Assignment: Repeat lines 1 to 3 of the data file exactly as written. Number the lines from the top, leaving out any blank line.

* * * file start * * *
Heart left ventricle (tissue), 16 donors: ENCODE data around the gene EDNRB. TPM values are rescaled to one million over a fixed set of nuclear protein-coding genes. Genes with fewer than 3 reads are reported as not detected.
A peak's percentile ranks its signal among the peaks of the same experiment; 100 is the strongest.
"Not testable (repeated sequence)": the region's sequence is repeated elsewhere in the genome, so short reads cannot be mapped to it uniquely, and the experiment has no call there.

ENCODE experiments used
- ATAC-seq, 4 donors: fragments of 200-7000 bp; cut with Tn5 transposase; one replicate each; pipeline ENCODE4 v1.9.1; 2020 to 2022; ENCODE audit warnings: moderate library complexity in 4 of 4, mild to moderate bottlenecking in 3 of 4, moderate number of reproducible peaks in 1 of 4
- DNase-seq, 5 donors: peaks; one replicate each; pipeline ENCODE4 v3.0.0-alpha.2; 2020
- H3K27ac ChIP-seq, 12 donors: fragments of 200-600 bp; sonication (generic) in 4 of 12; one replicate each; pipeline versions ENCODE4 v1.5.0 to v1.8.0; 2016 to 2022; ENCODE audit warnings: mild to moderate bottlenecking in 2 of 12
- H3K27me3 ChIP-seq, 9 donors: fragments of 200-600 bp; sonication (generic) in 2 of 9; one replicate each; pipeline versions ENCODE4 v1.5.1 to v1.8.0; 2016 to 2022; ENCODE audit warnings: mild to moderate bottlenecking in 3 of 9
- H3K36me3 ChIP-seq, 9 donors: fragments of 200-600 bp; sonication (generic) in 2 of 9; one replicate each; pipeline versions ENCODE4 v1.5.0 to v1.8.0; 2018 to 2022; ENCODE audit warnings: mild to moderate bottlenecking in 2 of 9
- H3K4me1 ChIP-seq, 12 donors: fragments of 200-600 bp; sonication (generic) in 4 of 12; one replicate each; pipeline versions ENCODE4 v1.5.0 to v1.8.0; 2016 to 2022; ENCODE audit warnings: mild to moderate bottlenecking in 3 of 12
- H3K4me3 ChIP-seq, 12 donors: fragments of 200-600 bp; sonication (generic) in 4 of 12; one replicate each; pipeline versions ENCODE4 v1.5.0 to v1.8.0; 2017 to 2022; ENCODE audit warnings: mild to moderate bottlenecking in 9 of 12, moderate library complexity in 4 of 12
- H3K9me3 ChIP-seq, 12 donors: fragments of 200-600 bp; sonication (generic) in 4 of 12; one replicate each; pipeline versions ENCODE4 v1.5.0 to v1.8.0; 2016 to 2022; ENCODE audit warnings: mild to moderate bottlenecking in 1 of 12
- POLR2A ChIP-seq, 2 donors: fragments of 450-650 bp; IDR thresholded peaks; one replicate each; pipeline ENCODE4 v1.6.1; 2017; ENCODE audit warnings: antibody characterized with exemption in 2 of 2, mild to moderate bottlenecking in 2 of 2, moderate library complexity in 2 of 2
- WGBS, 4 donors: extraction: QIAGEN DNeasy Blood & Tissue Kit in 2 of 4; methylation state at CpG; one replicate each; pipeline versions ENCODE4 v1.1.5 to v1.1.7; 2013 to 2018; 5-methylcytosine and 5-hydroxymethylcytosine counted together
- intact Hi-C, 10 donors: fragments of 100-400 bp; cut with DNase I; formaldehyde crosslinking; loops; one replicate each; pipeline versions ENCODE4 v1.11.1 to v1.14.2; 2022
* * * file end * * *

Heart left ventricle (tissue), 16 donors: ENCODE data around the gene EDNRB. TPM values are rescaled to one million over a fixed set of nuclear protein-coding genes. Genes with fewer than 3 reads are reported as not detected.
A peak's percentile ranks its signal among the peaks of the same experiment; 100 is the strongest.
"Not testable (repeated sequence)": the region's sequence is repeated elsewhere in the genome, so short reads cannot be mapped to it uniquely, and the experiment has no call there.